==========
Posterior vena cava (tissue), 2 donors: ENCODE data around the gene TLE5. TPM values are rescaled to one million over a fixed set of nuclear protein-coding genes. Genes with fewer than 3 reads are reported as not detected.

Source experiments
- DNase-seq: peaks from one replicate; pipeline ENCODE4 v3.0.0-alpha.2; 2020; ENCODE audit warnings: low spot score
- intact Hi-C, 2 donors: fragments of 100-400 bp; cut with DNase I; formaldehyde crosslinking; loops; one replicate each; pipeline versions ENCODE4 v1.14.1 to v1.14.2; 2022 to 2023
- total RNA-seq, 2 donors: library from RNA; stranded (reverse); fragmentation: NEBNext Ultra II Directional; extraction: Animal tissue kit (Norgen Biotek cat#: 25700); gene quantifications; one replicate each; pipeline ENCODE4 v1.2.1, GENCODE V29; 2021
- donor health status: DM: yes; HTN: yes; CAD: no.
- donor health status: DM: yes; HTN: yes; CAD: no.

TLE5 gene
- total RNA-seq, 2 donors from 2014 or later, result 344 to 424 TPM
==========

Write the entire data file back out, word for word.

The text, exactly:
Posterior vena cava (tissue), 2 donors: ENCODE data around the gene TLE5. TPM values are rescaled to one million over a fixed set of nuclear protein-coding genes. Genes with fewer than 3 reads are reported as not detected.

Source experiments
- DNase-seq: peaks from one replicate; pipeline ENCODE4 v3.0.0-alpha.2; 2020; ENCODE audit warnings: low spot score
- intact Hi-C, 2 donors: fragments of 100-400 bp; cut with DNase I; formaldehyde crosslinking; loops; one replicate each; pipeline versions ENCODE4 v1.14.1 to v1.14.2; 2022 to 2023
- total RNA-seq, 2 donors: library from RNA; stranded (reverse); fragmentation: NEBNext Ultra II Directional; extraction: Animal tissue kit (Norgen Biotek cat#: 25700); gene quantifications; one replicate each; pipeline ENCODE4 v1.2.1, GENCODE V29; 2021
- donor health status: DM: yes; HTN: yes; CAD: no.
- donor health status: DM: yes; HTN: yes; CAD: no.

TLE5 gene
- total RNA-seq, 2 donors from 2014 or later, result 344 to 424 TPM